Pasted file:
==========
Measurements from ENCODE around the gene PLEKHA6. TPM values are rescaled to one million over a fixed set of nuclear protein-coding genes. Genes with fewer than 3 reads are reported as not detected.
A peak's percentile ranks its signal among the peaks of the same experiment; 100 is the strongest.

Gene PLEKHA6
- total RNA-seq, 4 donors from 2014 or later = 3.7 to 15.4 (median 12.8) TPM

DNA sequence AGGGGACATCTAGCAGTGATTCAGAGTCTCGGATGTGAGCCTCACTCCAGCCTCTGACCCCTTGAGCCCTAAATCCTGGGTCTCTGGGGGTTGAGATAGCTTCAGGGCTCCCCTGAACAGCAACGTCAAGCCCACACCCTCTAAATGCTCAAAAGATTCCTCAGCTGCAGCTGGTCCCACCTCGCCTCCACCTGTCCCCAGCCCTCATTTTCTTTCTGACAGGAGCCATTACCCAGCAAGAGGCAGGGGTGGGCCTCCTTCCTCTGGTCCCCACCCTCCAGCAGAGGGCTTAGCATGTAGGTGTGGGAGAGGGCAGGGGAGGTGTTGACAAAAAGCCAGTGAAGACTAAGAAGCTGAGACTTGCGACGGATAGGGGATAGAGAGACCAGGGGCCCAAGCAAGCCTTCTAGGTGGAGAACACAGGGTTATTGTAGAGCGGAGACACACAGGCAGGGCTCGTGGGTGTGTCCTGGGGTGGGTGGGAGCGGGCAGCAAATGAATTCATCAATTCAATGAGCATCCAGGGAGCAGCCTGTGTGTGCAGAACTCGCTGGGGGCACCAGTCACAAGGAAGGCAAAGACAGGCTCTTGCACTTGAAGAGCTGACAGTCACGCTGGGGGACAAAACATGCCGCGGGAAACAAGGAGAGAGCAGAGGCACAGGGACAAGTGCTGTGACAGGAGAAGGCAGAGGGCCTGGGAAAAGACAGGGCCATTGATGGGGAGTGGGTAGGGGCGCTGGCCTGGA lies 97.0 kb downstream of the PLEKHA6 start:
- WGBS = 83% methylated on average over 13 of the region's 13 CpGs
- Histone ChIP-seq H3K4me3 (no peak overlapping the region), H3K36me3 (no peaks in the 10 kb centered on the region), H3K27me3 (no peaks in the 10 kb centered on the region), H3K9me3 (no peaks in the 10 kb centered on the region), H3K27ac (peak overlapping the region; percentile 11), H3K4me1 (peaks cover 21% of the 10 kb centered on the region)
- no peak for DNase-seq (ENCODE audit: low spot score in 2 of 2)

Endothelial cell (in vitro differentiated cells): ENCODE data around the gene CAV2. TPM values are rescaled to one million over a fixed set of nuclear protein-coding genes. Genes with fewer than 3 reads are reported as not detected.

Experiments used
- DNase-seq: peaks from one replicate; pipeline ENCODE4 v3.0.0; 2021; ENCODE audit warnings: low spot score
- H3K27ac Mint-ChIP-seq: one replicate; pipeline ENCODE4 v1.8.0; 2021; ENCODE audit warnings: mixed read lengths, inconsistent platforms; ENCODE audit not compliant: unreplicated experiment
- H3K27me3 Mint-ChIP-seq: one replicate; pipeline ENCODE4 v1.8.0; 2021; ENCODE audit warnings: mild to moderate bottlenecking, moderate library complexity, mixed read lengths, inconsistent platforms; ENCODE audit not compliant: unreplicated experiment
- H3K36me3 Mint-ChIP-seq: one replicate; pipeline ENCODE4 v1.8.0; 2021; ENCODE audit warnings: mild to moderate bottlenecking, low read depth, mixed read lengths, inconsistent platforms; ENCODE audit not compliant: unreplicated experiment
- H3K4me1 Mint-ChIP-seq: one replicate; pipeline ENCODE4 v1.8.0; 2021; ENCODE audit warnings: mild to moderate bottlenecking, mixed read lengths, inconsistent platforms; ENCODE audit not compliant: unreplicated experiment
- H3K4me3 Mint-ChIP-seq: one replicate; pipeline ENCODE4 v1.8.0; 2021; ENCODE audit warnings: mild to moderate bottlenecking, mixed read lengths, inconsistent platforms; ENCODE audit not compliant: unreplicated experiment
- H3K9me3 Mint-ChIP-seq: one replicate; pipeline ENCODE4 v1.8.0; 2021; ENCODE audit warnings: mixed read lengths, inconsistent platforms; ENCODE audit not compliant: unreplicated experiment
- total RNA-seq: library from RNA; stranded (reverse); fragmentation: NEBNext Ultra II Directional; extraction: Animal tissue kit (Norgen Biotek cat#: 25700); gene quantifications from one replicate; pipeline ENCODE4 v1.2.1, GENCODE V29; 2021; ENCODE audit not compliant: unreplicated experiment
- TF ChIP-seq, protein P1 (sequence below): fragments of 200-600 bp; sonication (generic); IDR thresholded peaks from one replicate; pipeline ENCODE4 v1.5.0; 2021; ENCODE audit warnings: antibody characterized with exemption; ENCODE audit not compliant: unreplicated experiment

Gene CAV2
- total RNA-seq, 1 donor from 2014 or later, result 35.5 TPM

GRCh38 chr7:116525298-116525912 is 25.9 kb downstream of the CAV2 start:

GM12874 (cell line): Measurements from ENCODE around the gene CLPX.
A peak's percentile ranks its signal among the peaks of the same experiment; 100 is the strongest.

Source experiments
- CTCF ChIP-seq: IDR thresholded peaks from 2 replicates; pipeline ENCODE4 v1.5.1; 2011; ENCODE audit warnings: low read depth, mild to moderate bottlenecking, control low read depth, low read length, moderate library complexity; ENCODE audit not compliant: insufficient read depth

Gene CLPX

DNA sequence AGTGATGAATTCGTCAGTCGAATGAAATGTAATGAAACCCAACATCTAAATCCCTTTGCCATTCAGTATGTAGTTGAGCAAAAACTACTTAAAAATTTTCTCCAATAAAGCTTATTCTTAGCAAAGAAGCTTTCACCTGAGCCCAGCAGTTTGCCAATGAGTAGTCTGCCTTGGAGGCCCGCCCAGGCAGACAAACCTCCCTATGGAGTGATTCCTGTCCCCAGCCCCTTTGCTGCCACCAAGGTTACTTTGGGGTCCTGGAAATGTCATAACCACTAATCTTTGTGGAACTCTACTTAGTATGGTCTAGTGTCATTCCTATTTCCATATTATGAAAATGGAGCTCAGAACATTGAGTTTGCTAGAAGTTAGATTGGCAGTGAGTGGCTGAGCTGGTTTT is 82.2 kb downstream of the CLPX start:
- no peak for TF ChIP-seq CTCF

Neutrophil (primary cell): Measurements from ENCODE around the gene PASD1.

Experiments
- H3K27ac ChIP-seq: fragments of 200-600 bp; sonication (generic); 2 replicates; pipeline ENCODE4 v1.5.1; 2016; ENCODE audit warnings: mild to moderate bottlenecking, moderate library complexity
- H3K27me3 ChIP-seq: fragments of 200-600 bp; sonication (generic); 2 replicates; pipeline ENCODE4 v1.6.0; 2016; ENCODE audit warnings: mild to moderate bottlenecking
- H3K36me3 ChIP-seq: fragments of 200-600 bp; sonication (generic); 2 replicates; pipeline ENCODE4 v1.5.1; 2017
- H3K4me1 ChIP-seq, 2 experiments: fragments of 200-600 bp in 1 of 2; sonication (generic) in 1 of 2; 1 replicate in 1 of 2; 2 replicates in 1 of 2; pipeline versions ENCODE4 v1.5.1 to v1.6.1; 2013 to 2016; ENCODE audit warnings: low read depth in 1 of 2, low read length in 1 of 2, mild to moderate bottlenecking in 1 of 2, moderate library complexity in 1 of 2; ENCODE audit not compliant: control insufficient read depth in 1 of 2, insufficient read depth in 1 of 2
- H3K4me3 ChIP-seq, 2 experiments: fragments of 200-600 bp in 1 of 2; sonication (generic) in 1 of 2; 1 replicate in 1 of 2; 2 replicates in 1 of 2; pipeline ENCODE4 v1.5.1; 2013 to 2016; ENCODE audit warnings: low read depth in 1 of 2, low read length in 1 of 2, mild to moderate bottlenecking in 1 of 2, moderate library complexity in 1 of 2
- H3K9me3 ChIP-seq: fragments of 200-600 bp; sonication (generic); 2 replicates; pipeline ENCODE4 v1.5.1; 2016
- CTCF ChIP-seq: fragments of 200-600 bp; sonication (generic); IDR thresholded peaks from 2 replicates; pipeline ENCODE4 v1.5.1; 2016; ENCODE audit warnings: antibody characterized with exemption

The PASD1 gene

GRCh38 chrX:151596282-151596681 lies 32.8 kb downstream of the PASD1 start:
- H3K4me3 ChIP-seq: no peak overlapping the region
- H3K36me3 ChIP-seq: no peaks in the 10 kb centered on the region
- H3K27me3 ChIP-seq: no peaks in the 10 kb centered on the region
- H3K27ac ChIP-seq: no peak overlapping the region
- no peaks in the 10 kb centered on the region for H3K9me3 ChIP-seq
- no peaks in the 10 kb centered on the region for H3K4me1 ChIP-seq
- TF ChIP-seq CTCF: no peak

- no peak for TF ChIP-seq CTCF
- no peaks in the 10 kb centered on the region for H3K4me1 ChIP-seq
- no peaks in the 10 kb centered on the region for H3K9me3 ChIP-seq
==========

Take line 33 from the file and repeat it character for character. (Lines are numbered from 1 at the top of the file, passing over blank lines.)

- H3K27me3 ChIP-seq: fragments of 200-600 bp; sonication (generic); 2 replicates; pipeline ENCODE4 v1.6.0; 2016; ENCODE audit warnings: mild to moderate bottlenecking